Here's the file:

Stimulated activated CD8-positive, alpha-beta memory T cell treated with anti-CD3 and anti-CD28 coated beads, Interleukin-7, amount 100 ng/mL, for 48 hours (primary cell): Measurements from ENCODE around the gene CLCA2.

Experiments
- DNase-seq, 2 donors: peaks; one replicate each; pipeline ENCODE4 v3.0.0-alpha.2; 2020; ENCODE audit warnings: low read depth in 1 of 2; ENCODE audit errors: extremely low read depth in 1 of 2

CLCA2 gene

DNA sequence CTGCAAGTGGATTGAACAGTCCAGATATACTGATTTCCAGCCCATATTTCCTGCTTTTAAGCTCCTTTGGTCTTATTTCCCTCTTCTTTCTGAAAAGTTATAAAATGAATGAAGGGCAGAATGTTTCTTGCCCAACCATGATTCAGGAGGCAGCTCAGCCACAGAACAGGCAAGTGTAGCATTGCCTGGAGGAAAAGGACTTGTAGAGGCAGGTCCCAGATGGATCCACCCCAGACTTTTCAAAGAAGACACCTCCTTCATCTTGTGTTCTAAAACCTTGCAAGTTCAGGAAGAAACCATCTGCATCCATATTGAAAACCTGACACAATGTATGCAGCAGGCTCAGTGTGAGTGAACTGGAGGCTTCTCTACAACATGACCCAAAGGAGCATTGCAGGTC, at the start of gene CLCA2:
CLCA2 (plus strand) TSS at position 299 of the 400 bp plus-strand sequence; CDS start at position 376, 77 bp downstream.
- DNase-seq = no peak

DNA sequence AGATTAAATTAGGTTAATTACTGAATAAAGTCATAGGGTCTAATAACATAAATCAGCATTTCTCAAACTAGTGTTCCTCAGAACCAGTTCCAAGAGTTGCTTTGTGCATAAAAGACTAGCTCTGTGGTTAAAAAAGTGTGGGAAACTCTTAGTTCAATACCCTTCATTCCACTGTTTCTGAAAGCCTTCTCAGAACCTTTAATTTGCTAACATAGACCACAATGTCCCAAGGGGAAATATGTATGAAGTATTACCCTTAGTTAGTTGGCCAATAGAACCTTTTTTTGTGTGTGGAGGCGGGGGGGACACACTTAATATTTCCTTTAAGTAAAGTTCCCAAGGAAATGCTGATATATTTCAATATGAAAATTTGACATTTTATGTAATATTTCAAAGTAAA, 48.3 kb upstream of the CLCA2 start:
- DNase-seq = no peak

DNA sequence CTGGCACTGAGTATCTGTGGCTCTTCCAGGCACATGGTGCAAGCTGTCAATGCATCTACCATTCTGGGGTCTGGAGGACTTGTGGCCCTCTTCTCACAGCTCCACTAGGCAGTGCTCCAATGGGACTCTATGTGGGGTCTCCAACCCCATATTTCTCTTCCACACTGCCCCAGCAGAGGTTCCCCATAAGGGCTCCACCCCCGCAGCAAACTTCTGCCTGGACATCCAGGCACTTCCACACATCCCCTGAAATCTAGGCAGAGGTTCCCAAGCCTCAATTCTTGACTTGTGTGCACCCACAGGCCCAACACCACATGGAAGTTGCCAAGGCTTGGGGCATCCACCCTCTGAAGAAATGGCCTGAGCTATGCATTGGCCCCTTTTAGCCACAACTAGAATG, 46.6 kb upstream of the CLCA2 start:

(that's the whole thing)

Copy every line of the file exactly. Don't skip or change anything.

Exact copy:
Stimulated activated CD8-positive, alpha-beta memory T cell treated with anti-CD3 and anti-CD28 coated beads, Interleukin-7, amount 100 ng/mL, for 48 hours (primary cell): Measurements from ENCODE around the gene CLCA2.

Experiments
- DNase-seq, 2 donors: peaks; one replicate each; pipeline ENCODE4 v3.0.0-alpha.2; 2020; ENCODE audit warnings: low read depth in 1 of 2; ENCODE audit errors: extremely low read depth in 1 of 2

CLCA2 gene

DNA sequence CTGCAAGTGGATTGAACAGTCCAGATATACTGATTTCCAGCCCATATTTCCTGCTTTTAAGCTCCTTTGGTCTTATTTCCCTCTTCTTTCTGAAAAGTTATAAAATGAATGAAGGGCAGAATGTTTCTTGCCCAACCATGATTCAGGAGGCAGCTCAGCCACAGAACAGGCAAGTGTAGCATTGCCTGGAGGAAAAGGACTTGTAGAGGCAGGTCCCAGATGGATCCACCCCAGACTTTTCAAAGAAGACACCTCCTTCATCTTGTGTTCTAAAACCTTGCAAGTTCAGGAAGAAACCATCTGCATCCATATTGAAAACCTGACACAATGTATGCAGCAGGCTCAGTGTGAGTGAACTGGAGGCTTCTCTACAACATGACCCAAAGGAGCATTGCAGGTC, at the start of gene CLCA2:
CLCA2 (plus strand) TSS at position 299 of the 400 bp plus-strand sequence; CDS start at position 376, 77 bp downstream.
- DNase-seq = no peak

DNA sequence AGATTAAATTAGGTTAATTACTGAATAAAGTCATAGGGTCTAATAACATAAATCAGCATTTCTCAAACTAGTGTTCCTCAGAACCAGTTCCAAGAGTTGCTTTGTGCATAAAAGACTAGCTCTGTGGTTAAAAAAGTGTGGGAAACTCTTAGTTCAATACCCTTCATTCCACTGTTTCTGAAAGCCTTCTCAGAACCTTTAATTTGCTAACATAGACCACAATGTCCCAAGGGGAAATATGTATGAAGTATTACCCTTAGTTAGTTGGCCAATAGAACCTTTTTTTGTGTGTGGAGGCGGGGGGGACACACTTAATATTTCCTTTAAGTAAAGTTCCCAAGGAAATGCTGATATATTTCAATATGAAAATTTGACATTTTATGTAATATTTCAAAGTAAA, 48.3 kb upstream of the CLCA2 start:
- DNase-seq = no peak

DNA sequence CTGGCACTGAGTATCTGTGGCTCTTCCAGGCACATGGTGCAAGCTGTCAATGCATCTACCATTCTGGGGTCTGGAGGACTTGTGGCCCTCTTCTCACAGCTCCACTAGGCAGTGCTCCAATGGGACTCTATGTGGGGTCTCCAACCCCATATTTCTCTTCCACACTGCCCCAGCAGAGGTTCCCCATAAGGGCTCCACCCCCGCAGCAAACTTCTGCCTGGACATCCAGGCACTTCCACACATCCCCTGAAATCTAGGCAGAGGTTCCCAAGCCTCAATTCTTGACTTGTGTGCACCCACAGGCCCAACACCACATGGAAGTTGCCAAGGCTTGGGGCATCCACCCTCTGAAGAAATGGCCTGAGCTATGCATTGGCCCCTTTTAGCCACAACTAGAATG, 46.6 kb upstream of the CLCA2 start: